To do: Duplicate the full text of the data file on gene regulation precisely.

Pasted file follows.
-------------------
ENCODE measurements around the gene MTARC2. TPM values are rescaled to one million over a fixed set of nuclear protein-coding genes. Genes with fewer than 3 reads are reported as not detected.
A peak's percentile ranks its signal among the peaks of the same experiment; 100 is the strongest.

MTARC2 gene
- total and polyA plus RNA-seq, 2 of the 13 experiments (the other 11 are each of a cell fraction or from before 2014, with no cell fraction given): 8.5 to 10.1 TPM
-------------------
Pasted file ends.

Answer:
ENCODE measurements around the gene MTARC2. TPM values are rescaled to one million over a fixed set of nuclear protein-coding genes. Genes with fewer than 3 reads are reported as not detected.
A peak's percentile ranks its signal among the peaks of the same experiment; 100 is the strongest.

MTARC2 gene
- total and polyA plus RNA-seq, 2 of the 13 experiments (the other 11 are each of a cell fraction or from before 2014, with no cell fraction given): 8.5 to 10.1 TPM